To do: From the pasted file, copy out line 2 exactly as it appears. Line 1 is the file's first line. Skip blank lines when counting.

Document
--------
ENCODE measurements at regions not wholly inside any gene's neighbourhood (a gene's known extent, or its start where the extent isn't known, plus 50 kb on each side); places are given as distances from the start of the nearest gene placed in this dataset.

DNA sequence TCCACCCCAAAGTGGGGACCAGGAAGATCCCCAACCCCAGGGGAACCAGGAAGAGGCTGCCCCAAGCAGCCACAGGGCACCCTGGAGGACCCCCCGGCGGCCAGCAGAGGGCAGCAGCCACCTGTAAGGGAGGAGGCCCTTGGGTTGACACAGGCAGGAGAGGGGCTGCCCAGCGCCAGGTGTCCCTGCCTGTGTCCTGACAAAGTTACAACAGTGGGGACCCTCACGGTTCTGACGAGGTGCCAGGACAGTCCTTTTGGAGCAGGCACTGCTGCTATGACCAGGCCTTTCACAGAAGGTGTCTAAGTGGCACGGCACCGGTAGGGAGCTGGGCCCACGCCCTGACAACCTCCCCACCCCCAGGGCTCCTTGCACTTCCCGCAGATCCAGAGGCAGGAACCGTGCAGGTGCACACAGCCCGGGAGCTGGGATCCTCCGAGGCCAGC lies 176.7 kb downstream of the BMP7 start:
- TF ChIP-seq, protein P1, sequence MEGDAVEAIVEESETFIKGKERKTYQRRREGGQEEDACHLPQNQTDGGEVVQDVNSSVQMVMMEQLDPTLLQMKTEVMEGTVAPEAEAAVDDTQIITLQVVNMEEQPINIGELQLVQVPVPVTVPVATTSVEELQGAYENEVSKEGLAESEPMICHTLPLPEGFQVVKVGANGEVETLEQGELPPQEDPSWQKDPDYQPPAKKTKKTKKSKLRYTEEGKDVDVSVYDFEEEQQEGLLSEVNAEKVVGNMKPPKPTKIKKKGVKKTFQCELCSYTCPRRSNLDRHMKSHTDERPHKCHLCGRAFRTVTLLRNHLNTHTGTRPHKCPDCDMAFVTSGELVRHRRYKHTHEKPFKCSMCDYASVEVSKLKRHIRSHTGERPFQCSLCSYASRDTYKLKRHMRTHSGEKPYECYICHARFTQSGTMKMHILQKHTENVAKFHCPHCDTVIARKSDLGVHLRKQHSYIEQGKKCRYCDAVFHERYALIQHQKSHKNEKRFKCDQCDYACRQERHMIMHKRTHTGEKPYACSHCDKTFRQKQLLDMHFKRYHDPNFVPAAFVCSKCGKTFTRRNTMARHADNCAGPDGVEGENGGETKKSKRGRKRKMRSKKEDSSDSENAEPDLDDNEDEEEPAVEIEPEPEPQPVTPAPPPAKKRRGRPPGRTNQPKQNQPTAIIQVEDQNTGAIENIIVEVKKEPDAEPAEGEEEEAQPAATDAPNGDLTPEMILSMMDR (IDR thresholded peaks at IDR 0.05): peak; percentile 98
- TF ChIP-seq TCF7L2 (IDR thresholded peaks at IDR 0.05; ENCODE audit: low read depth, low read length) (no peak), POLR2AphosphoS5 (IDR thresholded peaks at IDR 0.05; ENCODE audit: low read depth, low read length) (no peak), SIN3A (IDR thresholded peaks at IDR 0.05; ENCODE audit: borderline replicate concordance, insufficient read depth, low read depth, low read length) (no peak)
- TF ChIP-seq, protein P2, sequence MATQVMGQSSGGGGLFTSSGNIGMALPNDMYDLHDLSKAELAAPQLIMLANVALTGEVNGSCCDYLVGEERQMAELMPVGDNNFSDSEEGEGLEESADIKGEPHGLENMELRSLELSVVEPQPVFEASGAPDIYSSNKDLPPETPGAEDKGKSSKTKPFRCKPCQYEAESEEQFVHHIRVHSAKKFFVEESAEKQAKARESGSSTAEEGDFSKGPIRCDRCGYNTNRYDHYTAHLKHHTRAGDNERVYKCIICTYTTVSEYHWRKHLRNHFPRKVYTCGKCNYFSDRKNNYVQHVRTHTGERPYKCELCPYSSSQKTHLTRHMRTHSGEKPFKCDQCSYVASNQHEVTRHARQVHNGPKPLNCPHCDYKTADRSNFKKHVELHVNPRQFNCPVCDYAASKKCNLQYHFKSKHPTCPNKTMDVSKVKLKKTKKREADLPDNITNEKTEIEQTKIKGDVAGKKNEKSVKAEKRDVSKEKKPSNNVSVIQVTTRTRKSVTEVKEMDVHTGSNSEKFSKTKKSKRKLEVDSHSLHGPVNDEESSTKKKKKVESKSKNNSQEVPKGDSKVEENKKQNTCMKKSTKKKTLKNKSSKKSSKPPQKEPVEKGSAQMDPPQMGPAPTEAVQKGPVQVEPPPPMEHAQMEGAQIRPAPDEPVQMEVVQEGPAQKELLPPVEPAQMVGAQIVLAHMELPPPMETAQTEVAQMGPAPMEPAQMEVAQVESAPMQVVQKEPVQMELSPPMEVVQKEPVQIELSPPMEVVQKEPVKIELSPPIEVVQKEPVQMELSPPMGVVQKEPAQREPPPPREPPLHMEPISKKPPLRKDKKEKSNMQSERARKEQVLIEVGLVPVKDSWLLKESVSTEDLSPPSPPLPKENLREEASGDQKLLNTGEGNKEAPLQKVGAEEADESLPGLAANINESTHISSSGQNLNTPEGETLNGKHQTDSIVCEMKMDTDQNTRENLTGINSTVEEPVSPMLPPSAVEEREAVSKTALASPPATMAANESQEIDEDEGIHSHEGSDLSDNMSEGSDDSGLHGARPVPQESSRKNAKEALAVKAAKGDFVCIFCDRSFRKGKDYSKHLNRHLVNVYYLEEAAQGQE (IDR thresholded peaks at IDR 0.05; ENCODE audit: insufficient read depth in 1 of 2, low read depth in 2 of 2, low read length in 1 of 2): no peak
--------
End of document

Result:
DNA sequence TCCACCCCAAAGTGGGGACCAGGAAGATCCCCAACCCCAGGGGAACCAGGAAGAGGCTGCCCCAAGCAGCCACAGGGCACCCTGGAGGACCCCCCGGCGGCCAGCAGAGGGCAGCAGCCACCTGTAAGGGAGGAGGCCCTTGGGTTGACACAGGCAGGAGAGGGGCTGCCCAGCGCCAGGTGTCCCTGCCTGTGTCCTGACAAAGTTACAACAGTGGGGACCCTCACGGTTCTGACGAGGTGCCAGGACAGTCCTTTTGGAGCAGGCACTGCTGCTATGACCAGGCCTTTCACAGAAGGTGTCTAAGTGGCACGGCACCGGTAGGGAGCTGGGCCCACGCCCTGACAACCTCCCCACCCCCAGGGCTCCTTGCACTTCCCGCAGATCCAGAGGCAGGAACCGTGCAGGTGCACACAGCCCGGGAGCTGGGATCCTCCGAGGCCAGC lies 176.7 kb downstream of the BMP7 start: